Dad drummed his fingers on the desk. “I’ve already told Rupert we’re coming. The timing was ideal; it was the perfect way to get you … a chance to travel.” Dad stumbled over his words. Is that really what you wanted to say Dad? He took off his glasses and wiped the lenses. My heart sank. He seemed genuinely troubled that I’d changed my mind on him.
I opened my mouth, but he held up a hand before I could speak. “It’s okay Hannah, I understand, and I will accept your decision.”
We both sat in silence for a moment. It wasn’t what Dad had said, but what he appeared to stop himself from saying that gave the conversation an odd feel to me.
“I should call Rupert and let him know I’ll be declining his offer.” He glanced down at the work on his desk.
“What? No Dad, I don’t want that. Just because I’m not going, doesn’t mean you shouldn’t.” I leaned forward and folded my hands together on his desk. “Teaching at Oxford is a once in a lifetime opportunity; you can’t turn that down. I’ll be fine here by myself.”
“No, I can’t leave you on your own for a month. I won’t.”
I blinked in surprise. Dad almost never argued with me when I told him I was going to do something. I hadn’t expected him to dig in his heels like that. “I won’t be by myself; I’ll have my friends.” I forced a smile, trying to ease his mind. “I can even stay with Katie if it would make you feel better.” If he wanted to think I was being taken care of by Katie’s family that was fine, I could always go back and forth.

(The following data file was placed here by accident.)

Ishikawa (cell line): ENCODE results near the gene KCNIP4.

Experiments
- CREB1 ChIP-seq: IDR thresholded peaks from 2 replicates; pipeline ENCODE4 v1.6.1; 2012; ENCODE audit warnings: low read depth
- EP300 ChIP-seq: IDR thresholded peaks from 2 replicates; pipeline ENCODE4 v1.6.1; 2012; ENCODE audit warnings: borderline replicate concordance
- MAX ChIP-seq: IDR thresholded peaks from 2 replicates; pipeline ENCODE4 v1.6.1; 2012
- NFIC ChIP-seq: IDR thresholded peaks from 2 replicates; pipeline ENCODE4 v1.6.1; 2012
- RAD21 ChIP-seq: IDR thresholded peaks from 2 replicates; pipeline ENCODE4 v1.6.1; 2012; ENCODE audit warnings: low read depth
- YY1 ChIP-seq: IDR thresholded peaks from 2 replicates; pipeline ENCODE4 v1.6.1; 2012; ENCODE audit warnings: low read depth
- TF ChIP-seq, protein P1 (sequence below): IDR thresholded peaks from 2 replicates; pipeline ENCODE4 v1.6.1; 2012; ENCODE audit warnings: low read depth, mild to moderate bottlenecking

Dad’s face turned thoughtful. He was still obviously uncomfortable with the idea of leaving me, but Oxford was pretty hard to turn down.
“You would stay with them the whole time?” He crossed his arms and leaned back in his chair.
“Or she can come stay here with me.”
“No, I would really prefer if you stayed at her house. I would be more comfortable if her parents were around.”
My forehead creased. Why didn’t Dad want me to be home alone? Did he think I would have a boy over, more specifically Ethan? Why was Dad so worried about Ethan’s presence in my life?
“Okay, I’ll stay at her house; I’m sure it won’t be a big deal.”